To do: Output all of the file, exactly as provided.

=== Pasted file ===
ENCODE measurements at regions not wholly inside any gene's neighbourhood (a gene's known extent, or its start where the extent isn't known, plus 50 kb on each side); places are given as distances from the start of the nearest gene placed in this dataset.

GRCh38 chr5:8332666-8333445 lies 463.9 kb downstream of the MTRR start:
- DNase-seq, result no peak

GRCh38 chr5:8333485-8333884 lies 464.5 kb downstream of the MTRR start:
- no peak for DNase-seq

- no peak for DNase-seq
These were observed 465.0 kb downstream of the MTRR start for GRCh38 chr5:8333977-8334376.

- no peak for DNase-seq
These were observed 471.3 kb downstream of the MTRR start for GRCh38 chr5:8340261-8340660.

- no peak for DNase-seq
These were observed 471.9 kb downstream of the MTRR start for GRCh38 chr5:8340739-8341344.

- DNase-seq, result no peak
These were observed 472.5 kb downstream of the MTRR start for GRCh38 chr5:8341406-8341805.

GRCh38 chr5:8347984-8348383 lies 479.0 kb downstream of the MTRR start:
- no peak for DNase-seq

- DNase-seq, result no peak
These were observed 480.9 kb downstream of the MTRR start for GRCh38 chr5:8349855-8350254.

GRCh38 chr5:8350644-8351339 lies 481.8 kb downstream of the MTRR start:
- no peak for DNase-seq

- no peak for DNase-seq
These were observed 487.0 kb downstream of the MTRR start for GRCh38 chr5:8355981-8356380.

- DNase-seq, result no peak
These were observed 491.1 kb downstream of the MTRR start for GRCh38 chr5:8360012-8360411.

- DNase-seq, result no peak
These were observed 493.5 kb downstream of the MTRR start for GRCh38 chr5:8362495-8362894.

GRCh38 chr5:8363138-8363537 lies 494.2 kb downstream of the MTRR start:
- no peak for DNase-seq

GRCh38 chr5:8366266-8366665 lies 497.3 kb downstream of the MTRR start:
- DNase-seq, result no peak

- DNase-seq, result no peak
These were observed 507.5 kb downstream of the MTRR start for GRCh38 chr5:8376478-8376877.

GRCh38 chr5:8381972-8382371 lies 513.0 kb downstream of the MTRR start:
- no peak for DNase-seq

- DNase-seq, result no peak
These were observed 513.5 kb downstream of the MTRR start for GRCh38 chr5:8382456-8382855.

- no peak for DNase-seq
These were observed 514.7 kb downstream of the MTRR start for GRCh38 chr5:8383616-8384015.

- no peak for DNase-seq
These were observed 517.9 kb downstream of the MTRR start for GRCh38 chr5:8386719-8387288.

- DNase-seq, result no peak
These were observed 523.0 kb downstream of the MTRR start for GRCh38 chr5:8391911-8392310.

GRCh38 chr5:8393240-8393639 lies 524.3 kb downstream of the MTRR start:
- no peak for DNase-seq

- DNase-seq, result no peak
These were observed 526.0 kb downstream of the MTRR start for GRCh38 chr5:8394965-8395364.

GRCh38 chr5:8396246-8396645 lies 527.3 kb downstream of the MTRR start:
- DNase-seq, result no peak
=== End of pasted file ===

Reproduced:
ENCODE measurements at regions not wholly inside any gene's neighbourhood (a gene's known extent, or its start where the extent isn't known, plus 50 kb on each side); places are given as distances from the start of the nearest gene placed in this dataset.

GRCh38 chr5:8332666-8333445 lies 463.9 kb downstream of the MTRR start:
- DNase-seq, result no peak

GRCh38 chr5:8333485-8333884 lies 464.5 kb downstream of the MTRR start:
- no peak for DNase-seq

- no peak for DNase-seq
These were observed 465.0 kb downstream of the MTRR start for GRCh38 chr5:8333977-8334376.

- no peak for DNase-seq
These were observed 471.3 kb downstream of the MTRR start for GRCh38 chr5:8340261-8340660.

- no peak for DNase-seq
These were observed 471.9 kb downstream of the MTRR start for GRCh38 chr5:8340739-8341344.

- DNase-seq, result no peak
These were observed 472.5 kb downstream of the MTRR start for GRCh38 chr5:8341406-8341805.

GRCh38 chr5:8347984-8348383 lies 479.0 kb downstream of the MTRR start:
- no peak for DNase-seq

- DNase-seq, result no peak
These were observed 480.9 kb downstream of the MTRR start for GRCh38 chr5:8349855-8350254.

GRCh38 chr5:8350644-8351339 lies 481.8 kb downstream of the MTRR start:
- no peak for DNase-seq

- no peak for DNase-seq
These were observed 487.0 kb downstream of the MTRR start for GRCh38 chr5:8355981-8356380.

- DNase-seq, result no peak
These were observed 491.1 kb downstream of the MTRR start for GRCh38 chr5:8360012-8360411.

- DNase-seq, result no peak
These were observed 493.5 kb downstream of the MTRR start for GRCh38 chr5:8362495-8362894.

GRCh38 chr5:8363138-8363537 lies 494.2 kb downstream of the MTRR start:
- no peak for DNase-seq

GRCh38 chr5:8366266-8366665 lies 497.3 kb downstream of the MTRR start:
- DNase-seq, result no peak

- DNase-seq, result no peak
These were observed 507.5 kb downstream of the MTRR start for GRCh38 chr5:8376478-8376877.

GRCh38 chr5:8381972-8382371 lies 513.0 kb downstream of the MTRR start:
- no peak for DNase-seq

- DNase-seq, result no peak
These were observed 513.5 kb downstream of the MTRR start for GRCh38 chr5:8382456-8382855.

- no peak for DNase-seq
These were observed 514.7 kb downstream of the MTRR start for GRCh38 chr5:8383616-8384015.

- no peak for DNase-seq
These were observed 517.9 kb downstream of the MTRR start for GRCh38 chr5:8386719-8387288.

- DNase-seq, result no peak
These were observed 523.0 kb downstream of the MTRR start for GRCh38 chr5:8391911-8392310.

GRCh38 chr5:8393240-8393639 lies 524.3 kb downstream of the MTRR start:
- no peak for DNase-seq

- DNase-seq, result no peak
These were observed 526.0 kb downstream of the MTRR start for GRCh38 chr5:8394965-8395364.

GRCh38 chr5:8396246-8396645 lies 527.3 kb downstream of the MTRR start:
- DNase-seq, result no peak